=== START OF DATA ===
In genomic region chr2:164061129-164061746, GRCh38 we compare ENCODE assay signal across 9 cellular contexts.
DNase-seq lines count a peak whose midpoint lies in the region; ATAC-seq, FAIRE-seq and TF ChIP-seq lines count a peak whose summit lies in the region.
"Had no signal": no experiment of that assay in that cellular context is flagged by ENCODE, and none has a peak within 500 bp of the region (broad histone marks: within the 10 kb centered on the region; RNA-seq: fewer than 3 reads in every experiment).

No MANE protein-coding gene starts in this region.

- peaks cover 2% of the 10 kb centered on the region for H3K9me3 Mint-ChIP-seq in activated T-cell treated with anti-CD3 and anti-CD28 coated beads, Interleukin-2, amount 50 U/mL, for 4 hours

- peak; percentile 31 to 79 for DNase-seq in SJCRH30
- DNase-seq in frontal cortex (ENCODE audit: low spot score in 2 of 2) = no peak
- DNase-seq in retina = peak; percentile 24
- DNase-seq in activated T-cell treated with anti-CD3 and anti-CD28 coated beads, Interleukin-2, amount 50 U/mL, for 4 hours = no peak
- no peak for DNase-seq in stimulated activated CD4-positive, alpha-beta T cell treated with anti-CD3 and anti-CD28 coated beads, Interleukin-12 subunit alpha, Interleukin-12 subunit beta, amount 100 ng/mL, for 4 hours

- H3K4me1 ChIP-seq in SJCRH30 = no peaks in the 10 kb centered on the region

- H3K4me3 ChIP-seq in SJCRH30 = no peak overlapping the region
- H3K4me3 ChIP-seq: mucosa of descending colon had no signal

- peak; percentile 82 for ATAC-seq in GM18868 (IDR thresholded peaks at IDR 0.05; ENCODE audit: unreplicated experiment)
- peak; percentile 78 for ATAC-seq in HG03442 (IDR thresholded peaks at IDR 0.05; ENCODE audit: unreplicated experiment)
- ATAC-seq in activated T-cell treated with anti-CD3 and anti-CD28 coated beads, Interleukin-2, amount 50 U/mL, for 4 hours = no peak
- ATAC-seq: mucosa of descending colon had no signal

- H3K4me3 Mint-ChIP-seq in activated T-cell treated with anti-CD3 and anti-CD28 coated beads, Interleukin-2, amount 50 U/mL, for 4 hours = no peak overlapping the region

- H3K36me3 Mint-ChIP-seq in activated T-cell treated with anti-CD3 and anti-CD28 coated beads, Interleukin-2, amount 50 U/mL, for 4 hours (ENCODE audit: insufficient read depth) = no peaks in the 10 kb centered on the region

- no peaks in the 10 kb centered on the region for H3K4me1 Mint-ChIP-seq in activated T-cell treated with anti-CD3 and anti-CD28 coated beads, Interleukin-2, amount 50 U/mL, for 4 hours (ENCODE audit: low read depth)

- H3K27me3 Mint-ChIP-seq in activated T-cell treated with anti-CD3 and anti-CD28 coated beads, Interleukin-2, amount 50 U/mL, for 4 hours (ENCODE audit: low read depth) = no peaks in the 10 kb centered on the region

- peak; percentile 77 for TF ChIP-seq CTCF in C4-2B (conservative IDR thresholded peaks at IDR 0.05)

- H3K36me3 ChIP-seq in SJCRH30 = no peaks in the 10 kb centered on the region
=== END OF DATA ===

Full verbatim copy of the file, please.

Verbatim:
In genomic region chr2:164061129-164061746, GRCh38 we compare ENCODE assay signal across 9 cellular contexts.
DNase-seq lines count a peak whose midpoint lies in the region; ATAC-seq, FAIRE-seq and TF ChIP-seq lines count a peak whose summit lies in the region.
"Had no signal": no experiment of that assay in that cellular context is flagged by ENCODE, and none has a peak within 500 bp of the region (broad histone marks: within the 10 kb centered on the region; RNA-seq: fewer than 3 reads in every experiment).

No MANE protein-coding gene starts in this region.

- peaks cover 2% of the 10 kb centered on the region for H3K9me3 Mint-ChIP-seq in activated T-cell treated with anti-CD3 and anti-CD28 coated beads, Interleukin-2, amount 50 U/mL, for 4 hours

- peak; percentile 31 to 79 for DNase-seq in SJCRH30
- DNase-seq in frontal cortex (ENCODE audit: low spot score in 2 of 2) = no peak
- DNase-seq in retina = peak; percentile 24
- DNase-seq in activated T-cell treated with anti-CD3 and anti-CD28 coated beads, Interleukin-2, amount 50 U/mL, for 4 hours = no peak
- no peak for DNase-seq in stimulated activated CD4-positive, alpha-beta T cell treated with anti-CD3 and anti-CD28 coated beads, Interleukin-12 subunit alpha, Interleukin-12 subunit beta, amount 100 ng/mL, for 4 hours

- H3K4me1 ChIP-seq in SJCRH30 = no peaks in the 10 kb centered on the region

- H3K4me3 ChIP-seq in SJCRH30 = no peak overlapping the region
- H3K4me3 ChIP-seq: mucosa of descending colon had no signal

- peak; percentile 82 for ATAC-seq in GM18868 (IDR thresholded peaks at IDR 0.05; ENCODE audit: unreplicated experiment)
- peak; percentile 78 for ATAC-seq in HG03442 (IDR thresholded peaks at IDR 0.05; ENCODE audit: unreplicated experiment)
- ATAC-seq in activated T-cell treated with anti-CD3 and anti-CD28 coated beads, Interleukin-2, amount 50 U/mL, for 4 hours = no peak
- ATAC-seq: mucosa of descending colon had no signal

- H3K4me3 Mint-ChIP-seq in activated T-cell treated with anti-CD3 and anti-CD28 coated beads, Interleukin-2, amount 50 U/mL, for 4 hours = no peak overlapping the region

- H3K36me3 Mint-ChIP-seq in activated T-cell treated with anti-CD3 and anti-CD28 coated beads, Interleukin-2, amount 50 U/mL, for 4 hours (ENCODE audit: insufficient read depth) = no peaks in the 10 kb centered on the region

- no peaks in the 10 kb centered on the region for H3K4me1 Mint-ChIP-seq in activated T-cell treated with anti-CD3 and anti-CD28 coated beads, Interleukin-2, amount 50 U/mL, for 4 hours (ENCODE audit: low read depth)

- H3K27me3 Mint-ChIP-seq in activated T-cell treated with anti-CD3 and anti-CD28 coated beads, Interleukin-2, amount 50 U/mL, for 4 hours (ENCODE audit: low read depth) = no peaks in the 10 kb centered on the region

- peak; percentile 77 for TF ChIP-seq CTCF in C4-2B (conservative IDR thresholded peaks at IDR 0.05)

- H3K36me3 ChIP-seq in SJCRH30 = no peaks in the 10 kb centered on the region